Thursday, April 14, 2011

The Fairview School #90

Fairview School, 1925
 With the exception of the Harmony School on Limestone Road, there seems to have been very little written about, and very little attention paid to, the other dozen or so 19th Century schools that once operated in Mill Creek Hundred. When you think about all the children and future community leaders who passed through these schools, it's a shame that few people today even know the names of these schools or where they were located. Even if I'm not able to give too much more information than that, I can at least do that much. In fact, these posts (where I have precious little information) are often the hardest for me to write. It's here that I have to consciously bear in mind that these posts are not an endpoint of authoritative exposition, but rather a starting point for discovery. (That's a nice way of saying that I know very little and I hope we find out more, right?)

The particular school we'll look at in this post was known as the Fairview School, or District #90 School. It was located on the northwest corner of Polly Drummond Hill Road and Smith Mill Road, not far south of Ebenezer Methodist Church. OK, "was located" is not entirely accurate, since the school building is still there. (I have gone back and corrected the Mt. Pleasant and Union Schools post where I stated that Harmony was the only remaining school.) However, the building was heavily altered after being closed as a school, among other things making it ineligible for inclusion on the National Register of Historic Places.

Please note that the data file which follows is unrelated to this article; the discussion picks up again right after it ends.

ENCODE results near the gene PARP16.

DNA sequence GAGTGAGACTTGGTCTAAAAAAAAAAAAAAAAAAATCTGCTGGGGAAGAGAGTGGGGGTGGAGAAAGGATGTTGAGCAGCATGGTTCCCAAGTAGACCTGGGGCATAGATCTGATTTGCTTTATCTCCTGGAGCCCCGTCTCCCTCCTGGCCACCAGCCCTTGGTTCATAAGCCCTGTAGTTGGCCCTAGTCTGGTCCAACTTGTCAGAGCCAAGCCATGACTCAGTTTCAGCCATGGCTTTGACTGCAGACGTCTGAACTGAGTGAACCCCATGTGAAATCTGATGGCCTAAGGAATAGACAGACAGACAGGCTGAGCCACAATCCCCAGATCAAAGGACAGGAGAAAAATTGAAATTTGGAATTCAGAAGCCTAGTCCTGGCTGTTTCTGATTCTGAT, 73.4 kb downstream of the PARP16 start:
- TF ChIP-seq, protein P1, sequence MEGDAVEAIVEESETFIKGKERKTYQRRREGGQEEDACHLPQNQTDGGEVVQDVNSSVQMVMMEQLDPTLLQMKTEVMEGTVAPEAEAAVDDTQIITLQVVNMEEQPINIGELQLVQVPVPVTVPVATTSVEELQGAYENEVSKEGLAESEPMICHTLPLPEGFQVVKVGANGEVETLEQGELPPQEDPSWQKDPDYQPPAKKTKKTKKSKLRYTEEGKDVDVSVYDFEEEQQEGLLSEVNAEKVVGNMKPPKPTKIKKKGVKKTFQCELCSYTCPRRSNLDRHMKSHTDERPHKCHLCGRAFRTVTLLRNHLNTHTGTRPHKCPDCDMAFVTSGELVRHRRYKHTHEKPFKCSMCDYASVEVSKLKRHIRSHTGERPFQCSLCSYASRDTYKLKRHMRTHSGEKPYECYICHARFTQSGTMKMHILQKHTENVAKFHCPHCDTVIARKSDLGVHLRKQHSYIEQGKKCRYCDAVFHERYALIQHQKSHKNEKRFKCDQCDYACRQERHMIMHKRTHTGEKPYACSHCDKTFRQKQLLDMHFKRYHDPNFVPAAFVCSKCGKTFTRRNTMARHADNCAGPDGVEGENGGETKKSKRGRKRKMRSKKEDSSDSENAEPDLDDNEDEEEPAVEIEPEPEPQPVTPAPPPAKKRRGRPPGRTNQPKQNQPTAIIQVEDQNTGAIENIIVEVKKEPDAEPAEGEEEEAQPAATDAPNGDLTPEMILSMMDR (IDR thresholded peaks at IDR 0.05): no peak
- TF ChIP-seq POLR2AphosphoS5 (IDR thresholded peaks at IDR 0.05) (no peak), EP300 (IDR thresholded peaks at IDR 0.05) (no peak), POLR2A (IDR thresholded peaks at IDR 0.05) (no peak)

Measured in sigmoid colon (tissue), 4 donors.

Friday, April 1, 2011

An Answer to the Corner Ketch Mystery?

From time to time, different posts have addressed the topic of the origin of the names of various roads, communities and areas in Mill Creek Hundred. In most cases, the names are pretty easy to find the origins for, usually being named for someone who lived in the area, or for something (man-made or natural) nearby. At least one name in the area, though, seems to defy any attempt to uncover its origins -- Corner Ketch. It's a topic I've had in mind for a while, but I had put off writing about it mainly for one reason. That reason was that I didn't like any of the explanations I had ever read as to the derivation of the name. Recently, however, I came across an old newspaper article that gives the most plausible explanation that I've seen yet about how this unique name may have arisen.

I don't want to go too in-depth about Corner Ketch in general right now, since it as a community will probably end up being the subject of a future post. There are, however, a few relevant things to know about it. The community that came to be known as Corner Ketch sprang up around the junction of several roads, one of which was a major wagon route from Pennsylvania to Christiana, then known as Christiana Bridge (or Christeen Bridge). Since it was the last stop before reaching the port at Christiana (the Christina River was navigable that far in the pre-railroad era), it's not surprising that a tavern/inn was opened at the crossroads.